In 2013, I wrote about this photo (above) that I found while working at the CBC Archives. It was one of a series of images shot by CBC Vancouver contract photographer, Franz Lindner, in 1960 as part of an assignment to illustrate a CBC Times (programming guide) feature for a radio documentary on drug addiction in Vancouver. At that time, I focused my research on figuring out where this photo was taken (218 East Georgia Street) and if the building still existed (it does).
This first pass at research/inquiry satisfied me at the time and I put the story on hold for a few years. However it was consistently on the back of mind and I was always keeping my eye out for and collecting any piece of information I could find on Sarah and her café in my research travels. I wanted to know who Sarah Cassell was and how did she, and her café, fit into the (hi)story of Vancouver. This historic area of the city (Hogan’s Alley/Strathcona/Chinatown) is full of tales of strong women who had their own businesses – Rosa Pryor, Viva Moore, Leona Risby, to name a few. Well here is the story of another one – Sarah Cassell. Continue reading “Seeking Sarah Cassell”
Oh man, how fantastic is this photograph?! If you ever had the privilege of dining at Master Chef you would realize how special this image is. I had no idea that the restaurant I knew as a simple “old school” diner at one time sported a cool neon sign. This space is now home to “What’s Up? Hot Dog!”, but prior to that it was home to the best turkey club sandwich and home-cut fries that I’ve ever known. Continue reading “Master Chef and the 1978 Vancouver Heritage Advisory Committee photos”
Several years ago I worked in the CBC Vancouver Media Archives on a film preservation project. The content introduced me to much of Vancouver’s moving image history as well as the artists and technicians who created that legacy. One of the most fascinating artists to catch my eye and ear was Eleanor Collins.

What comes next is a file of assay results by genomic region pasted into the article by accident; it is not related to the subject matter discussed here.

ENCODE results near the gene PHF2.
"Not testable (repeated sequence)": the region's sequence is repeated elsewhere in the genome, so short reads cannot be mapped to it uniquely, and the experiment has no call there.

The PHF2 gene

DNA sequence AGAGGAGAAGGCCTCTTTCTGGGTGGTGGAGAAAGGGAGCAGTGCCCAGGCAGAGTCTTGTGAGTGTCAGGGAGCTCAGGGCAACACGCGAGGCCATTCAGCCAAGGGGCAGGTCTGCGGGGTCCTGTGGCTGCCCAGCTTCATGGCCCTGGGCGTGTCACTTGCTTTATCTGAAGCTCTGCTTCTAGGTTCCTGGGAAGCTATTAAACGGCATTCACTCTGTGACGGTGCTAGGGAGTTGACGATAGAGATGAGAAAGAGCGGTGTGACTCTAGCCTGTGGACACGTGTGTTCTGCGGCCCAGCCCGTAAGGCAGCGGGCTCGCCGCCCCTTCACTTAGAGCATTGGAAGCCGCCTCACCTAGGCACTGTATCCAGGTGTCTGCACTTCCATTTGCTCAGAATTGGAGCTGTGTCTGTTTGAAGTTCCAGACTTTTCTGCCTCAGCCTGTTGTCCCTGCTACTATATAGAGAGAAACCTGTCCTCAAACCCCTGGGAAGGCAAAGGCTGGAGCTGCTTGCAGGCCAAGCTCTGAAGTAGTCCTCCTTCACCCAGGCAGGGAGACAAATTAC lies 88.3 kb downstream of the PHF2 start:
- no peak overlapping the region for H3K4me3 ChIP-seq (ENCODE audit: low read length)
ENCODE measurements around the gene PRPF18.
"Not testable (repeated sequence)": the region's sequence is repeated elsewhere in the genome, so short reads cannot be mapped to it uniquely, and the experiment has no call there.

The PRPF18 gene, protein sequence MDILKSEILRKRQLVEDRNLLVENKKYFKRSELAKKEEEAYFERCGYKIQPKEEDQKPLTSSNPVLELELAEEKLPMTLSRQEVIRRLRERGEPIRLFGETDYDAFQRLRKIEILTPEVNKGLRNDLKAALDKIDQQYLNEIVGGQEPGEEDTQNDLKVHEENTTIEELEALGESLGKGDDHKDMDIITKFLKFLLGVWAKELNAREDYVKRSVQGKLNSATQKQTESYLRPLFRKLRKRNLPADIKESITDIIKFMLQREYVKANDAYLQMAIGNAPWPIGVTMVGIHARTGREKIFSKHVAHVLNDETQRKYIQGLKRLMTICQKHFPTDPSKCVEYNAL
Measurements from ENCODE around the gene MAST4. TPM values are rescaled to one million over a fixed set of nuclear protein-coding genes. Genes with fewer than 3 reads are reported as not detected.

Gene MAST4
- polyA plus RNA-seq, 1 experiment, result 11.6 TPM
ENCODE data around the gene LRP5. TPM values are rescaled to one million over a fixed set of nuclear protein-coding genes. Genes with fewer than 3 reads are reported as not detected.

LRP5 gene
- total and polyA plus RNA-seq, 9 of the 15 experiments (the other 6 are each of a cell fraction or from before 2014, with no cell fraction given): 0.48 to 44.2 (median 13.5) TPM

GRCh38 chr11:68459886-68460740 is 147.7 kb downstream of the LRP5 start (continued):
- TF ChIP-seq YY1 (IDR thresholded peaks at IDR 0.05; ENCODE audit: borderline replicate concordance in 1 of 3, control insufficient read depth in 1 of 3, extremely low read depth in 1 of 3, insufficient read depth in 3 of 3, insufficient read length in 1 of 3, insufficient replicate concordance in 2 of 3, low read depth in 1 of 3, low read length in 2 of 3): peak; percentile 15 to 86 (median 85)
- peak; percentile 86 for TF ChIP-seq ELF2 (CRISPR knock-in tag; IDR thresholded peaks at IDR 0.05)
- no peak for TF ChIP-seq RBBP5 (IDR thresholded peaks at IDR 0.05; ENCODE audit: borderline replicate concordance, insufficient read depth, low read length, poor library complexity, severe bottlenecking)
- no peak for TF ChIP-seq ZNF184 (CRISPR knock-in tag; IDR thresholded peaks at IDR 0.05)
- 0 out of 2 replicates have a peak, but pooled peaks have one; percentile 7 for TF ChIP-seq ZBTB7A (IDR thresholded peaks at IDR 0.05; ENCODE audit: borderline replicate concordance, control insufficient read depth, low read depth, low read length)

My fascination with this amazing woman all started with a single photograph (see above) from the CBC Vancouver Still Photograph Collection. I was mesmerized by her radiance. As a jazz fan, I had to find out more about this performer. Viewing some of her television work from the 50’s & 60’s, I was enthralled by her luminous appearance, her sultry sound, and her magnetic screen presence. But, there is so much more to this fascinating woman… Continue reading “Eleanor Collins: Vancouver’s First Lady of Jazz”
Ever wonder how Lulu Island (on which the City of Richmond now sits) got its “fanciful” name? Lulu Island was named after a showgirl, but not just any showgirl. Miss Lulu Sweet was a young stage actress from the US who, along with the theatrical troupe to which she belonged, performed in Colonial British Columbia in the early 1860s. Lulu Sweet appeared locally on stages in New Westminster and Victoria. Much praised in the press, her demeanor, acting, and graceful manners were so admired that even Colonel Richard Moody, Commander of the Royal Engineers stationed in New Westminster, was smitten. As it was he who named the largest island in the estuary of the Fraser River after her. Continue reading “Her name was Lulu, she was a showgirl”